It’s obviously one of those weeks – except this time let’s name names.
You see that curly bit that looks like one of those contraptions they have at garden fetes where you have to move a metal ring on a handle along a twisted rod without touching it. If you get to the end you win a coconut but if you touch the rod a bell rings and you’ve lost your threepenny bit. Well, that’s the top element in our domestic oven made by a smart up-market New Zealand company called Fisher & Paykel. Yes, we have baked bread in it usually at a temperature of 200C which is hardly excessive and, what’s more, that’s the second element to have turned into a corkscrew.
Being an expensive, trendy sort of oven it has a top element, a bottom element and a ring element behind the fan. Sometime after the top element died for the second time I discovered that it could produce some very decent bread just using the element behind the fan. So, my recent routine has been to bake bread in tens – six in the BlueSeal and four in the domestic oven.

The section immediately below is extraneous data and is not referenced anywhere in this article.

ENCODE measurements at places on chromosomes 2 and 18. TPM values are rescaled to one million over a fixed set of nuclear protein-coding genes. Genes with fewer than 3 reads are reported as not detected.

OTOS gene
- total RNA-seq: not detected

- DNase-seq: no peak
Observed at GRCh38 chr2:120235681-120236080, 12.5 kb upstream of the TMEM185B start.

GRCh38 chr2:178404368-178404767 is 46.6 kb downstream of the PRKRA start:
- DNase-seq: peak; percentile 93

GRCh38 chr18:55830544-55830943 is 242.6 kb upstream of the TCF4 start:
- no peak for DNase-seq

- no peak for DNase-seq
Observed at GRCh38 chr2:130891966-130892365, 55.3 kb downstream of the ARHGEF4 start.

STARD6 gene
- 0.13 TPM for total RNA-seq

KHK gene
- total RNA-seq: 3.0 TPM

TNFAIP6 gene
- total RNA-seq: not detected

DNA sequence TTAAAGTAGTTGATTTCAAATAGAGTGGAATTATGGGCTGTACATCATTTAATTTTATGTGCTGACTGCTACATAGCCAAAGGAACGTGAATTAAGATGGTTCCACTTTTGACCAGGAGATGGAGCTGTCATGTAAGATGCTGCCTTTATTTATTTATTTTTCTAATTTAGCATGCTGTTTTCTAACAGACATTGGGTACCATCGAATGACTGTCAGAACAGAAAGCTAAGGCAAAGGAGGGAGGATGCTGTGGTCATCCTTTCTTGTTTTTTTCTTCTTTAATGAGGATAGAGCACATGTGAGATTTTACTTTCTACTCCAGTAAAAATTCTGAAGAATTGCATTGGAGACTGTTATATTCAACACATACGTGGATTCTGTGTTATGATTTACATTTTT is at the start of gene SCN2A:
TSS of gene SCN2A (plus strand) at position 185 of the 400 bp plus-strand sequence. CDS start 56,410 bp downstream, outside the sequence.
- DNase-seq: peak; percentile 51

Lesson One: Trust your nose. This week’s bread was Nina’s wonderful Watermill Loaf making use of Felin Ganol’s local flours. I could smell burning two thirds of the way through the first bake but I’m so used to doing 50 minute bakes without any problems that I didn’t bother to check. When the timer went off the four in the little oven looked pretty burnt. Assumed it was something to do with the barley flour which I don’t use too often.
Put in the second load and turned the oven down half way through the bake. Smelt burning, took them out after 40 minutes. A little too charred for comfort.
Left the oven on, put in oven thermometer in which was soon at 250C and rising. Dead thermostat – end of oven – off to Bangor, City of Students, tomorrow to buy Comet’s cheapest.
Lesson Two: As Professor Calvel says, it’s very hard to overbake bread. You can burn the outside but it’s hard to ruin the interior.